Happy New Year.

About Sue Vincent

Sue Vincent is a Yorkshire-born writer and one of the Directors of The Silent Eye, a modern Mystery School. She writes alone and with Stuart France, exploring ancient myths, the mysterious landscape of Albion and the inner journey of the soul. Find out more at France and Vincent. She is owned by a small dog who also blogs. Follow her at and on Twitter @SCVincent. Find her books on Goodreads and follow her on Amazon worldwide to find out about new releases and offers. Email:
This entry was posted in Life, Love and Laughter, Spirituality, The Silent Eye and tagged , , , , , , , . Bookmark the permalink.

32 Responses to Living in Colour

  1. prewitt1970 says:

    Your clarity, insight, wisdom and truth in this post speak volumes go me. I knew house be brilliant but now I know. Lovely post, well thought, well written. My the new year bring health and happiness to you and your family.
    I’ve only “followed” for a day it two and you’ve already graced my table. I look forward to the year to come


  2. Echo says:

    Thank you, Benjamin. That is a lovely thing to read.
    Happy new year to you!


  3. Thank you for reminding me of Van Gogh, he’s always been a favorite and though I’ve read biographies I’ve never read his own writitngs. This impells me to do so. Happy New Year to you and yours.


  4. Lois says:

    Great post, I must just read it again it has so much in it.
    I’d like to wish you a very happy new year, and happy blogging in 2013!


  5. Kokowrites says:

    Reblogged this on charlesbassey's fragments and commented:
    The warmth and simplicity which Sue exudes in her writing made me consider this piece a befitting tone to begin the New Year. It is truly a year with variegated colours and opportunities and I invite you to come embrace the mosaic. Enjoy. Happy New Year.


  6. simonsundarajkeun says:

    Reblogged this on Simon Sundaraj-Keun.


  7. ajaytao2010 says:

    I Nominate you for the Liebster Blog Award. Please accept & oblige.
    Please the link below & follow instructions.


  8. Pingback: Liebster Blog Award « Ajaytao 2010

  9. Anita Lubesh says:

    That was beautiful and a great insight to an adored genus. I love writing and the best time I had was few days delving more into his world writing two poems about him and his work. He is my favourite artist and maybe we are not able to have only one, but he is close. Just recently I watched a documentary of how one researcher solved the mystery of his ear and the trauma surrounding that horrific time and incident. Such a lot was opened up to us in doing that, and those revelations are expected to change slightly a familiar story and thus the affection and admiration we have for him, or the reasons which led to all of that, with more factual representation – it was a concern that maybe what drove us to love him through his work will be altered somewhat, but I cannot see this happening.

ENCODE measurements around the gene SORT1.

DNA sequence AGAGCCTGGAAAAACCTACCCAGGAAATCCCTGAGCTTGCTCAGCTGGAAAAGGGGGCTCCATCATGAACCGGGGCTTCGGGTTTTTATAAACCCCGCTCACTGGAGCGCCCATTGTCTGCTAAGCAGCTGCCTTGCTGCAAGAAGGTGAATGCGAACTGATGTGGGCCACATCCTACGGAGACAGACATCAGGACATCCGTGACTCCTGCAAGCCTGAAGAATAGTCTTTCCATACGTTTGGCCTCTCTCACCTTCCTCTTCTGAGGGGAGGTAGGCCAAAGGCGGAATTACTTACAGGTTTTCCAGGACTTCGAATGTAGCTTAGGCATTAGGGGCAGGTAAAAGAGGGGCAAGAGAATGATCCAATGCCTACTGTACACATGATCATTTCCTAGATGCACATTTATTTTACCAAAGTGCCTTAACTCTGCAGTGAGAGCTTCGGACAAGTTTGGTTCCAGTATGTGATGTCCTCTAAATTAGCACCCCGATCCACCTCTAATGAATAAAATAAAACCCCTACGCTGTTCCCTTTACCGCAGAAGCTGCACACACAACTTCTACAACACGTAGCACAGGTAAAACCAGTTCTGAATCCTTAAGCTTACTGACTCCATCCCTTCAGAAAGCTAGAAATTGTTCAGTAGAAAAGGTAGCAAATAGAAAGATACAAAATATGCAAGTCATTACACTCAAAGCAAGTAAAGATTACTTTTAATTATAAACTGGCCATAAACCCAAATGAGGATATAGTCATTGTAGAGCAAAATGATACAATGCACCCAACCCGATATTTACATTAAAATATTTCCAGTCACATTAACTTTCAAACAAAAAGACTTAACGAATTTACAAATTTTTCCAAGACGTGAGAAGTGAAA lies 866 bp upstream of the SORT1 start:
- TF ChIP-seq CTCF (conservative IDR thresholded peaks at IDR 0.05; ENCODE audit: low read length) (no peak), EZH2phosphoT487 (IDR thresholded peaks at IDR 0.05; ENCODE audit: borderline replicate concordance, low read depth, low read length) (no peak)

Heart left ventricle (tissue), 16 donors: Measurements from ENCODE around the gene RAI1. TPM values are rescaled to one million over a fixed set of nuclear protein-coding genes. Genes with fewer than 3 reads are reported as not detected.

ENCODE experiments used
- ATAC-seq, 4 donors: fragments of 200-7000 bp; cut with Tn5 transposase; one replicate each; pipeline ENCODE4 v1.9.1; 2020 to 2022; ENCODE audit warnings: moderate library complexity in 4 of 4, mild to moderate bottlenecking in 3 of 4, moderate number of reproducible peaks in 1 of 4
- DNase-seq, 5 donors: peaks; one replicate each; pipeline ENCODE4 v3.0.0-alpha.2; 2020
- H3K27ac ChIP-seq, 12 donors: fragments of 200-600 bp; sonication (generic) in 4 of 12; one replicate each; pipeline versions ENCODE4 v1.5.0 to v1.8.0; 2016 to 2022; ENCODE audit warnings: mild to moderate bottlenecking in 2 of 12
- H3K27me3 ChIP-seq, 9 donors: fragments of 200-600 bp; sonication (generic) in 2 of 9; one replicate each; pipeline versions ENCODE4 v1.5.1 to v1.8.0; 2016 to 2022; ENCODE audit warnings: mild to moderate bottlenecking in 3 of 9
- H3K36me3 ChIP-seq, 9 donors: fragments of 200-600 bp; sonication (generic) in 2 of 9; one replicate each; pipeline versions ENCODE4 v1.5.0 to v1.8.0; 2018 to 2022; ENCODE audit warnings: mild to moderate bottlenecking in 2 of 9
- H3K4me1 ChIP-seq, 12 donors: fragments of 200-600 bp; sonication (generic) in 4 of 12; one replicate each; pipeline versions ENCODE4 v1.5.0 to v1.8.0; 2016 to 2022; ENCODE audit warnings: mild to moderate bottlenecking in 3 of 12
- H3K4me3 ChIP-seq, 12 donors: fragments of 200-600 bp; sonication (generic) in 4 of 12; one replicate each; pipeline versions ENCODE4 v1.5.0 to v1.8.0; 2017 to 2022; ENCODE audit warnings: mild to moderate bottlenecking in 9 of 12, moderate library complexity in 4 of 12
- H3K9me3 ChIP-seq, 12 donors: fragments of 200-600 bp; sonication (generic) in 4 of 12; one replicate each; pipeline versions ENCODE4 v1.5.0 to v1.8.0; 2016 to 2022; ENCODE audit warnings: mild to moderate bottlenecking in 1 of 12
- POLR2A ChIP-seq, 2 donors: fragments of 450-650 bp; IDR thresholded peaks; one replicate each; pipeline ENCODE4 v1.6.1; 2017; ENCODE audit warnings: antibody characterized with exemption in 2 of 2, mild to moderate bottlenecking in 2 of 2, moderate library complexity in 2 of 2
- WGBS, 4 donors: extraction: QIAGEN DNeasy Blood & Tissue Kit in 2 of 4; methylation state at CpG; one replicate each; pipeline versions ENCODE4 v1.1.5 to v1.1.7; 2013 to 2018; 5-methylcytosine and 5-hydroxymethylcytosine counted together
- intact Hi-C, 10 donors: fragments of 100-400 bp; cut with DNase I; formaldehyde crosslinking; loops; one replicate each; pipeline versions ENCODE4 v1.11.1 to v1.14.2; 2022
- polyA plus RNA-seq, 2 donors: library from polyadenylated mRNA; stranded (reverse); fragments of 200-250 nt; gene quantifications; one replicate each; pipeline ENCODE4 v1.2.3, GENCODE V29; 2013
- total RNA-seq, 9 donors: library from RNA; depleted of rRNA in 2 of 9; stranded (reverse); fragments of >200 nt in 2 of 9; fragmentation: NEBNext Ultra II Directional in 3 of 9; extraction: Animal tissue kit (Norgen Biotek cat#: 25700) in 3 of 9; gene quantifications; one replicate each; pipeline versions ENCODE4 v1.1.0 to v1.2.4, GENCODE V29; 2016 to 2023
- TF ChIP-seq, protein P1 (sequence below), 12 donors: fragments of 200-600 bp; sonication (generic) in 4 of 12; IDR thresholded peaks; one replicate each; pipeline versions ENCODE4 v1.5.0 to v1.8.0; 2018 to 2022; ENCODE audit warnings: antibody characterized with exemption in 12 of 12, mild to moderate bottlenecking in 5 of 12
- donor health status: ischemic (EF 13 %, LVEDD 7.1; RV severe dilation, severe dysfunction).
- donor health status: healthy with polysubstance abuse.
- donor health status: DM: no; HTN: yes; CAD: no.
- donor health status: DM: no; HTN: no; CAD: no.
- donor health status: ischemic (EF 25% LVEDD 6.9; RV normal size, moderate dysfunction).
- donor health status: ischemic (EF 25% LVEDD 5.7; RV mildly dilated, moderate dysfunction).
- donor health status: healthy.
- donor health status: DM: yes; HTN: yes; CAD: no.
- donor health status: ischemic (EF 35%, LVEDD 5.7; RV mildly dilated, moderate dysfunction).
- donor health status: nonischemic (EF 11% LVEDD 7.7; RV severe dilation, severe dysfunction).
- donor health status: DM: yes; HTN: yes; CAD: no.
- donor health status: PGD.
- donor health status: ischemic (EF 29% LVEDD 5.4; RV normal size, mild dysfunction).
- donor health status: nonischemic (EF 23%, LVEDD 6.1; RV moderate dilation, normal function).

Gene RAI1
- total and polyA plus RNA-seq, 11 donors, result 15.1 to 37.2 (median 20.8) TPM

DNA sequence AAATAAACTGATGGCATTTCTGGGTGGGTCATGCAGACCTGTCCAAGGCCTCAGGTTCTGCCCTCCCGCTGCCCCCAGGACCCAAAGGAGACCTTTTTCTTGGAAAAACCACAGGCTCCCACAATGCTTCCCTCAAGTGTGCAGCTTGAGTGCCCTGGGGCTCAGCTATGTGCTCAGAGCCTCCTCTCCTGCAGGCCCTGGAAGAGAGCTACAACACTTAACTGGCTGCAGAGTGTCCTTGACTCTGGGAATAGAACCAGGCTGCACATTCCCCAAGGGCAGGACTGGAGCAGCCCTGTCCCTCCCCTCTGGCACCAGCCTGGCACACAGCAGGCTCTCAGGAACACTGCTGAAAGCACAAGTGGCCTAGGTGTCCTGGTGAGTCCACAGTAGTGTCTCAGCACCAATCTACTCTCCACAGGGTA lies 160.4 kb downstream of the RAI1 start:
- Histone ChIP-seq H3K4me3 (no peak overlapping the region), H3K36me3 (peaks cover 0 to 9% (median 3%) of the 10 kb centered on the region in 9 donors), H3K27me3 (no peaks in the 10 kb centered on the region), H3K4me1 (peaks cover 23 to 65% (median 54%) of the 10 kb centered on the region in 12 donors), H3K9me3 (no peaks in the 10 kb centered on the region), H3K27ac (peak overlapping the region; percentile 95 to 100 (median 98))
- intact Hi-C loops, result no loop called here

Again, fascinating, and I wish you well with your artistic endeavours.

    Liked by 1 person

    • Sue Vincent says:

      I don’t think anything will tarnish our love of his work or our affection for him. People make too much of a mistake to equate any artist or writer with their work, though you can learn a lot about the one through the other.Vincent’s paintings are still the most incredible I have ever had the privilege to see in person…they sing on the canvas, and move me to tears every time, leaving me as breathless in wonder as a child. No biographical details will ever change that 🙂

      Liked by 1 person

  10. Maha says:

    Loved reading this write up. A new fan of Vincent Van Gogh is born 🙂


  11. This is a brilliant post. I mean it. Beautiful and insightful writing. I became a Vincent fan when I learned how to play and sing “Starry Starry Night.“ The song capture’s Vincent’s essence and your post expresses Vincent’s spirit so eloquently. I’ve also seen his work in person at MOMA in New York. Enjoyed reading “Dear Theo as well.


    • Sue Vincent says:

      Thank you, David. That song was always a favourite of mine too. And still moves me to tears, knowing his story.
      I’ve been fortunate to see Vincent’s work in London and Paris… and I always end up with a glad smile on my face and eyes too full to see clearly. That is his gift.

      Liked by 1 person

  12. memadtwo says:

    Sue was so wrong about her lack of skill in painting, but so right, always, in her insights. (K)

    Liked by 1 person

  13. restlessjo says:

    A wonderful read, Stuart. Thank you and happy new year!

    Liked by 1 person

  14. I wish you had mentioned at the beginning that you were reblogging Sue’s post. It really threw me for a haunting loop. I am in no way being critical to you or anything about this, just saying that I couldn’t understand how she was posting something today. ❤️ A lot of people miss her. It is nice to see her writing again.

    Liked by 1 person